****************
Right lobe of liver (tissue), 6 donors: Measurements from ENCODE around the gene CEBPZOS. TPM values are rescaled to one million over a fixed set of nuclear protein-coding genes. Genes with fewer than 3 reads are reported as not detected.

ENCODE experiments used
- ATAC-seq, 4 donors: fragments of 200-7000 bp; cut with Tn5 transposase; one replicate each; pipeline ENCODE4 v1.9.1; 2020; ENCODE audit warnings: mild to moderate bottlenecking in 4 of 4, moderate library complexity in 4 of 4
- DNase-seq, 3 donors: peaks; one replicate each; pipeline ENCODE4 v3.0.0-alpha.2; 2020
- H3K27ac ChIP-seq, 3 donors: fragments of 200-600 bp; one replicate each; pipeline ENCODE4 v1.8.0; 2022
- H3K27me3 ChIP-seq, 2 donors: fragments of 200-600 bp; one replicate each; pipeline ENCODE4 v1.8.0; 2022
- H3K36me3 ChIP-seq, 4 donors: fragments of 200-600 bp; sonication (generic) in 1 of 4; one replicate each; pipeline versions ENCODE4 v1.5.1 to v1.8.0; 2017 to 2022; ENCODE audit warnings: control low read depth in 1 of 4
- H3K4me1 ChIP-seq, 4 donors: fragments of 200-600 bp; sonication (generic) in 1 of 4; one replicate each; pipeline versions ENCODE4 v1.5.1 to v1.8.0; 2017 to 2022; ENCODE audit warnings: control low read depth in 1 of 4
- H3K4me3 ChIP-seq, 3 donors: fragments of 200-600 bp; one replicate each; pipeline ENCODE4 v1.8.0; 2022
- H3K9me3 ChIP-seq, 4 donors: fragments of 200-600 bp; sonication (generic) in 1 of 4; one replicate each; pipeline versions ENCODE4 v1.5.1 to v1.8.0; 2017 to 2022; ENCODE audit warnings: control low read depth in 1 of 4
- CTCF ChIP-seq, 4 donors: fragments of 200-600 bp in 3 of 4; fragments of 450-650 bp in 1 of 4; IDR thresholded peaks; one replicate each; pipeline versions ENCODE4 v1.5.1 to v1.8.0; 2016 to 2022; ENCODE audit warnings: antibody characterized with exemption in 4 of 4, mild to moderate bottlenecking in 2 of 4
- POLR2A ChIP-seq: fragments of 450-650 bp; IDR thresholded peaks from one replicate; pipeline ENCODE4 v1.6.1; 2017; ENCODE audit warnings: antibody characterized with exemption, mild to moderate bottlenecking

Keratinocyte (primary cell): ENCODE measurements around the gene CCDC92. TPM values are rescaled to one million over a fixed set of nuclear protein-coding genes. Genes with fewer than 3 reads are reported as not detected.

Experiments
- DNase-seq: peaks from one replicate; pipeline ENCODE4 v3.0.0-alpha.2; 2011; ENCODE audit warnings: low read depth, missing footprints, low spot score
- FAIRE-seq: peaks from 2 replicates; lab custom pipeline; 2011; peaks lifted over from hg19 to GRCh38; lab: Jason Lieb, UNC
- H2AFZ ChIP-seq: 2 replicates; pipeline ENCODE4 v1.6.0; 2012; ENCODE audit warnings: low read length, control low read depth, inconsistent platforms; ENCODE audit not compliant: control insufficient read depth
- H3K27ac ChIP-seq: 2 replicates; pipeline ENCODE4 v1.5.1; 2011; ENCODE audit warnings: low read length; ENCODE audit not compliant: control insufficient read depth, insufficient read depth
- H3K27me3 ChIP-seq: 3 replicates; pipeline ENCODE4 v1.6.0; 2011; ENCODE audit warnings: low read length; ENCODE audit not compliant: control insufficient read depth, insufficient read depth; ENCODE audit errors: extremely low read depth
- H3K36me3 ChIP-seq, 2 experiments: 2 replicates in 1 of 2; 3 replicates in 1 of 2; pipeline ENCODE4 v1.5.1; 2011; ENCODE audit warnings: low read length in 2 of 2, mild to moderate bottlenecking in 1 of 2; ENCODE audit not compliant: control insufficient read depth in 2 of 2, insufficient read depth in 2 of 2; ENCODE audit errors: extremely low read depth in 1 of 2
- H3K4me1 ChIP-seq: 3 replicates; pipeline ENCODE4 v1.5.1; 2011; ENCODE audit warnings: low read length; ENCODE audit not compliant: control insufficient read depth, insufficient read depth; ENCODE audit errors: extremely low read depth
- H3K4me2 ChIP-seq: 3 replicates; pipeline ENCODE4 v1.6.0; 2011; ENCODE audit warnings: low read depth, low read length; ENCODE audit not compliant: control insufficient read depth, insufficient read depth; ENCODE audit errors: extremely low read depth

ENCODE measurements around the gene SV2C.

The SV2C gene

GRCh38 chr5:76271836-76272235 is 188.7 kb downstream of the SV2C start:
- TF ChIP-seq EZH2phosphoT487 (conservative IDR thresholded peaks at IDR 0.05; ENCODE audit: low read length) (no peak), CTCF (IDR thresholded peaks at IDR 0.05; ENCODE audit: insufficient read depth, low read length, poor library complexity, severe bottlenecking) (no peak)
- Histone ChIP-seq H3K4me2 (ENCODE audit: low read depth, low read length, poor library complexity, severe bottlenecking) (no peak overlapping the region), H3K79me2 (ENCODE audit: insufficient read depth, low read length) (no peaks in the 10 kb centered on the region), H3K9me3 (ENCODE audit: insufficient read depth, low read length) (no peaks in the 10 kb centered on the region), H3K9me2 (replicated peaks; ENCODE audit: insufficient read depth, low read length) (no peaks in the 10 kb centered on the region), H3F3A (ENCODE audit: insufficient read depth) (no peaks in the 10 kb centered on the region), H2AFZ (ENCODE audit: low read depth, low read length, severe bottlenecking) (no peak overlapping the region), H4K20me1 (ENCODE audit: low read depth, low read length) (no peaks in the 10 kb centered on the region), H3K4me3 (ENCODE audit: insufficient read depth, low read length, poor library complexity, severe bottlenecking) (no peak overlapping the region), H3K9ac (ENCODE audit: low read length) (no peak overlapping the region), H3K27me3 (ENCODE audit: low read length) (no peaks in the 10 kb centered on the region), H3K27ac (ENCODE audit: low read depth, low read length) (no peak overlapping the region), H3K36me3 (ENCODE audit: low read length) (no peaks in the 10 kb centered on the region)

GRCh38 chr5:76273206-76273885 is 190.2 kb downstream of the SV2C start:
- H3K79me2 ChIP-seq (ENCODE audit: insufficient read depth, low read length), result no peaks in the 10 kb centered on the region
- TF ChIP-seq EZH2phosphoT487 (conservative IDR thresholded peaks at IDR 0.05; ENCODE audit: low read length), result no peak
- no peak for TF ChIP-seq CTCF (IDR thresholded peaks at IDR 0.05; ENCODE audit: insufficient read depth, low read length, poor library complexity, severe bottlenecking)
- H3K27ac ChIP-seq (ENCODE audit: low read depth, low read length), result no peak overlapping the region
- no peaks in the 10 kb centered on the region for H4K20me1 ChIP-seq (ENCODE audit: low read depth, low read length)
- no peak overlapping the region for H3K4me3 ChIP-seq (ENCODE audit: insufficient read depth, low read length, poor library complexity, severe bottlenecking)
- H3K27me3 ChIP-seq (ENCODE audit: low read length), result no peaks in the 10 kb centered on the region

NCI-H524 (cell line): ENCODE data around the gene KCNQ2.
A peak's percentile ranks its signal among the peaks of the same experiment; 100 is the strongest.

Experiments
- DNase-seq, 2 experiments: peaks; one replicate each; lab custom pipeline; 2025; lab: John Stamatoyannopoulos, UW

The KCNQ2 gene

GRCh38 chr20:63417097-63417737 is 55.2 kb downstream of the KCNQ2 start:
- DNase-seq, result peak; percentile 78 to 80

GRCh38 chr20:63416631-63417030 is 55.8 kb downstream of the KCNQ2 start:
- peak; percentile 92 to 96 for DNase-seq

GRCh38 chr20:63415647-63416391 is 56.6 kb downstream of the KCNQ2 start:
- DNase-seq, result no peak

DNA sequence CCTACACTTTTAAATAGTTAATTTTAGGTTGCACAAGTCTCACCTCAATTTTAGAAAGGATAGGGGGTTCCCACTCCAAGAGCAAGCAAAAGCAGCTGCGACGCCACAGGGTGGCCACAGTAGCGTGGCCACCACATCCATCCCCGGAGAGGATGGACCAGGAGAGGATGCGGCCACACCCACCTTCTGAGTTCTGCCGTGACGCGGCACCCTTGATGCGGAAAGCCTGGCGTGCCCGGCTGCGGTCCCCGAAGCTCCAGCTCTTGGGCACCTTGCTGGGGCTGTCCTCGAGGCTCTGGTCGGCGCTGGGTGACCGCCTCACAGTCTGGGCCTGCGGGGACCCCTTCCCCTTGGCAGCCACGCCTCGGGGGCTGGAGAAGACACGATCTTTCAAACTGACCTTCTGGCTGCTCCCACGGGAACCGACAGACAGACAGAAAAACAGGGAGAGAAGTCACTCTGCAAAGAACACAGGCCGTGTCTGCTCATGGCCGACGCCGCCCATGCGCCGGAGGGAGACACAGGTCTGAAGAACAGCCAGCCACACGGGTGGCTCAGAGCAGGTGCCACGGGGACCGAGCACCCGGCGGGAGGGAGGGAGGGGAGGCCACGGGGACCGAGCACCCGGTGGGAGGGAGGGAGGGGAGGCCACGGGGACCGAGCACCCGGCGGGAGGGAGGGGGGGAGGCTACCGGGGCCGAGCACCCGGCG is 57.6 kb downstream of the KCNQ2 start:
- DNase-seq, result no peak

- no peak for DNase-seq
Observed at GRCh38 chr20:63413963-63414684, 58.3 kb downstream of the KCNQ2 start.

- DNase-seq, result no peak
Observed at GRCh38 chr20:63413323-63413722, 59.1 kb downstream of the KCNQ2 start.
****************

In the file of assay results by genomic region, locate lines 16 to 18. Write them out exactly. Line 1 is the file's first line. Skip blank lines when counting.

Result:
- FAIRE-seq: peaks from 2 replicates; lab custom pipeline; 2011; peaks lifted over from hg19 to GRCh38; lab: Jason Lieb, UNC
- H2AFZ ChIP-seq: 2 replicates; pipeline ENCODE4 v1.6.0; 2012; ENCODE audit warnings: low read length, control low read depth, inconsistent platforms; ENCODE audit not compliant: control insufficient read depth
- H3K27ac ChIP-seq: 2 replicates; pipeline ENCODE4 v1.5.1; 2011; ENCODE audit warnings: low read length; ENCODE audit not compliant: control insufficient read depth, insufficient read depth